There was a lot to like in the Bureau of Labor Statistics’ latest jobs report: Employment rose by 943,000, the unemployment rate dropped to 5.4% and hundreds of thousands of people rejoined the workforce in industries all across the economy. These are all major improvements from the heights of the spring 2020 recession. While we see continuing progress in the labor market, we still have a ways to go before we return to pre-pandemic employment strength.
Here are five numbers to help put the latest report in context.
Over the past three months, the economy has added an average of 832,000 jobs per month – the fastest job growth since August 2020. That’s a sign that economic confidence is returning, even as concerns about the pandemic linger.
The unemployment rate dropped 0.5 percentage points in July, and for all the right reasons. Sometimes we see a dip because people give up on looking for jobs, but the labor force participation rate and employment-to-population ratio are both up. That tells us that people are looking for work and finding jobs.
We’ve reached an important milestone in our steady recovery of the jobs we lost in March and April 2020: We’ve recovered 75% of those jobs. Our next task is obvious: We must continue to work to restore the remaining 25%.
As I’ve said many times before, economic recovery isn’t equal across demographics – and positive news for the nation doesn’t automatically translate into positive news for individual communities. The Black unemployment rate is still too high at 8.2% and the Hispanic unemployment rate is also higher than full employment levels at 6.6%. These trends mirror what we’ve seen in previous recessions and recoveries, but I firmly believe that more inclusive policies are key to economic recovery.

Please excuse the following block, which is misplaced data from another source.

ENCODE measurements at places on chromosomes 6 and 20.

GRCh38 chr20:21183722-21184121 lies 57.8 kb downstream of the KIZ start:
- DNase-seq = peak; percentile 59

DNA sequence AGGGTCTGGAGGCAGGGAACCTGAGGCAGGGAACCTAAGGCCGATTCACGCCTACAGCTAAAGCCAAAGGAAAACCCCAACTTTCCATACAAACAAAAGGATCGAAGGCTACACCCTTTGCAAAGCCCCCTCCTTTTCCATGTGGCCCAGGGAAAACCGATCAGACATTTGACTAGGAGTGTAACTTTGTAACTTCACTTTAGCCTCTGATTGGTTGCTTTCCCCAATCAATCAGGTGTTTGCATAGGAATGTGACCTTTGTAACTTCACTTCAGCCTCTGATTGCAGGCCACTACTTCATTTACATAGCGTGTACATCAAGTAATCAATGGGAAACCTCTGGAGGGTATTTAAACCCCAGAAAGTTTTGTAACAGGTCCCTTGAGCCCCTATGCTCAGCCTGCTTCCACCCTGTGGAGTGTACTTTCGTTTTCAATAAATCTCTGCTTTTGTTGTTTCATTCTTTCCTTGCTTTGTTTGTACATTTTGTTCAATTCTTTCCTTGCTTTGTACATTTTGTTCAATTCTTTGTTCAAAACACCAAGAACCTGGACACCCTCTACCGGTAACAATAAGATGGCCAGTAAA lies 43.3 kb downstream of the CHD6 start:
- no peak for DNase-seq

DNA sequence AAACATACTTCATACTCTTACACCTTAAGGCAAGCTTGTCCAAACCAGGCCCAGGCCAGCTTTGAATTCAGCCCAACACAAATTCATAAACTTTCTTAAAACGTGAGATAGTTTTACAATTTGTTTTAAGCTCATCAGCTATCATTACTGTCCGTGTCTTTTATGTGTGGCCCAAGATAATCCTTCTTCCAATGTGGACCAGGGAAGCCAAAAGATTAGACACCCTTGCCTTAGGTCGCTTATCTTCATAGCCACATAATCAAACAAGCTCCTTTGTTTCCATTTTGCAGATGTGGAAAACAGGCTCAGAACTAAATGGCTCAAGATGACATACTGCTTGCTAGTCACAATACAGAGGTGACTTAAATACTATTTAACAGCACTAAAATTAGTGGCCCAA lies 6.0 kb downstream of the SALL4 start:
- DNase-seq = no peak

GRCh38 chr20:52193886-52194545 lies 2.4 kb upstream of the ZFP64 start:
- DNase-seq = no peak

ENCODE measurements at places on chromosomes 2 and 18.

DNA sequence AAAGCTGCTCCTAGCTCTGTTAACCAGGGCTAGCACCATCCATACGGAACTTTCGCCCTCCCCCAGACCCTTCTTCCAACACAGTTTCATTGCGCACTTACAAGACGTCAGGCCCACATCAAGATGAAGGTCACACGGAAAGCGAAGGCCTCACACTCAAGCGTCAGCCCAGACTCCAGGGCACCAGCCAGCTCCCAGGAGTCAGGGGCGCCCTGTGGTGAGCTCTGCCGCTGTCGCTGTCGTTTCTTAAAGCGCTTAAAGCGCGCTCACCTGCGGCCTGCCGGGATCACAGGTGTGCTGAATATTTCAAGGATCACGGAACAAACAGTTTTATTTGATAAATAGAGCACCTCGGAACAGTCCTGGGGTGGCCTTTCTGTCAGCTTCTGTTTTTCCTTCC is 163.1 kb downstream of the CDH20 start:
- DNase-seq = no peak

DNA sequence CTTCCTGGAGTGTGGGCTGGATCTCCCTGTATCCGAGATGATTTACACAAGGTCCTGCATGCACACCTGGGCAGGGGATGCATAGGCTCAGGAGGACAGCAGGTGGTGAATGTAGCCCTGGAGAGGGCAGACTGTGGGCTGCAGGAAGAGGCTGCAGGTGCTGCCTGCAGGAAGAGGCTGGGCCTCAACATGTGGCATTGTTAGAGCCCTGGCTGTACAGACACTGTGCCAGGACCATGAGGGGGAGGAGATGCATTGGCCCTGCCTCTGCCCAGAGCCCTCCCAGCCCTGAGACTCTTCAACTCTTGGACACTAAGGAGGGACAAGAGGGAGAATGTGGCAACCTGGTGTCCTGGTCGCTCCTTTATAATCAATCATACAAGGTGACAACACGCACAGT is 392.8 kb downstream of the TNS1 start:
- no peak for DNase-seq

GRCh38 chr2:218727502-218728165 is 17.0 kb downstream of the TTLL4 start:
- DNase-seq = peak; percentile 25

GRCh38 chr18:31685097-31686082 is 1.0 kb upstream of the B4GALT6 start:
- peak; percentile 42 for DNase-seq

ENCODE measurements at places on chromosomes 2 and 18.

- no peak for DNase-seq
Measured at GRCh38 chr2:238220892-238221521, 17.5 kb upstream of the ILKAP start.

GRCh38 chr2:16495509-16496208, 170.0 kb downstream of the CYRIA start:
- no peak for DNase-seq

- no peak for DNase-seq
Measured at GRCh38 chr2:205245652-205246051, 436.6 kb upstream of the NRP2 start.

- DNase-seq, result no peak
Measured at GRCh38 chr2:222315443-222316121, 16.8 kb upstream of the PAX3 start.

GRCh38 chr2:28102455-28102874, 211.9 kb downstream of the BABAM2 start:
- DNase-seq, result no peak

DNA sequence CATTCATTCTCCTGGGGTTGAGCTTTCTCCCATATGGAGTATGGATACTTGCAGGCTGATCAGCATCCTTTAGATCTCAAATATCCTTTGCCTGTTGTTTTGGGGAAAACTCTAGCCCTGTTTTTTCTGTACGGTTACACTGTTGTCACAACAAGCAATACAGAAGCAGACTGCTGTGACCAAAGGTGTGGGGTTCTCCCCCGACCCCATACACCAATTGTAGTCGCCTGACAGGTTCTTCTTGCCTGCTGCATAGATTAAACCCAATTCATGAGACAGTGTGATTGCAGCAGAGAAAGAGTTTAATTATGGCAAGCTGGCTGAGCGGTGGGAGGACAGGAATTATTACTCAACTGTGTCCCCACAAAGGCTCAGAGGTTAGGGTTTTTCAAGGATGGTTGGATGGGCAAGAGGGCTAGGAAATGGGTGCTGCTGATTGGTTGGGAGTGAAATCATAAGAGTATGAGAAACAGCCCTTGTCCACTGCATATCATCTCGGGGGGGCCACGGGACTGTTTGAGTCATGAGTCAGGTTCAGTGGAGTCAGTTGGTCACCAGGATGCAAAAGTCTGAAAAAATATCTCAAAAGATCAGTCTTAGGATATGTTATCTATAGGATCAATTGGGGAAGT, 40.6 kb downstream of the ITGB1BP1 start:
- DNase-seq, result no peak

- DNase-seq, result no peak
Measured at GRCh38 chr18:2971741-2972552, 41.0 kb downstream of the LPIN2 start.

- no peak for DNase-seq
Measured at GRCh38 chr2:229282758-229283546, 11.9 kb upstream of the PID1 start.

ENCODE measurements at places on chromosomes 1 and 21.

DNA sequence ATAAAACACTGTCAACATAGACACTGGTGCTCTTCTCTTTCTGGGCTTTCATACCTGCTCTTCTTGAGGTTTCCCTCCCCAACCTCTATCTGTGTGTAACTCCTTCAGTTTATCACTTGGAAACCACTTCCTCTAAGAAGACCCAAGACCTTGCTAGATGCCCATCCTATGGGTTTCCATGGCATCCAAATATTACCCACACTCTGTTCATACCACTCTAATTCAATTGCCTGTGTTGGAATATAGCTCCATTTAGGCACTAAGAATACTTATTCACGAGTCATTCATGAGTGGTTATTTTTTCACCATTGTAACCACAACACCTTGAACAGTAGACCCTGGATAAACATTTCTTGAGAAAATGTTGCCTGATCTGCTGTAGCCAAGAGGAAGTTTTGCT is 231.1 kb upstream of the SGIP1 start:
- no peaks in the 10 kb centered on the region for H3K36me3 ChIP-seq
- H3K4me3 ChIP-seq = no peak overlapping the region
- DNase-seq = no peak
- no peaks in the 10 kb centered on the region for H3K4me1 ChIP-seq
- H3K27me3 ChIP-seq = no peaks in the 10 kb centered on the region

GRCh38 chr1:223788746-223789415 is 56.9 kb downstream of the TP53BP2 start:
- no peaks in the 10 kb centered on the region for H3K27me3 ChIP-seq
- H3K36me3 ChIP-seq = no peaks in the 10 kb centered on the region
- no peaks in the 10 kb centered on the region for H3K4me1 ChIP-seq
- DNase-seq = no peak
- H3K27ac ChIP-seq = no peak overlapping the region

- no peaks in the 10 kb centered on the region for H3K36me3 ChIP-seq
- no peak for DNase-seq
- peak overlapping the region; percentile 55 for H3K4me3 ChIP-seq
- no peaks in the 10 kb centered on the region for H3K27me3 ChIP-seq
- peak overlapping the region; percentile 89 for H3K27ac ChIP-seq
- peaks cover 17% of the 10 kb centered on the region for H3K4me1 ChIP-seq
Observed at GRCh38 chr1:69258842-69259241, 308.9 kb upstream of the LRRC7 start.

Despite the fact that the number of unemployed people fell by 782,000 to 8.7 million in July, long-term unemployment is still far too high. More than 3 million people have been out of work for at least 27 weeks, with 2.5 million of those out of work for 52 weeks or more. Black workers are overrepresented in this population.
The path forward
What does the path forward look like? Here are a few factors to keep your eyes on: equity, public policy and public health.
The Biden-Harris administration’s commitment to racial equity and inclusion will be key to ensuring an equitable recovery. At the Department of Labor, we’re throwing our weight behind that work to make sure that the economic recovery reaches all Americans.
The public sector has played a critical role in getting America back to work, and July’s report showed 240,000 new jobs added in government – but we’ll need more public sector growth to continue to fuel our recovery.
Lowering COVID-19 transmission rates will be key to restoring worker and consumer confidence. If you haven’t gotten a vaccine yet – or know somebody who needs to schedule an appointment – you can find a vaccination site near you at vaccines.gov.
There’s still plenty of work to do. If we continue adding jobs at the current pace, it would still be another nine months before we return to pre-pandemic levels, so we’re not ready for a victory lap just yet. Even so, July’s jobs report has a lot of promising indicators. We have made historic progress, thanks in large part to vaccinations, sound economic policy and the resilience of America’s workers. We’re still jogging uphill – but the view from here looks better all the time.
Janelle Jones is the chief economist of the U.S. Department of Labor.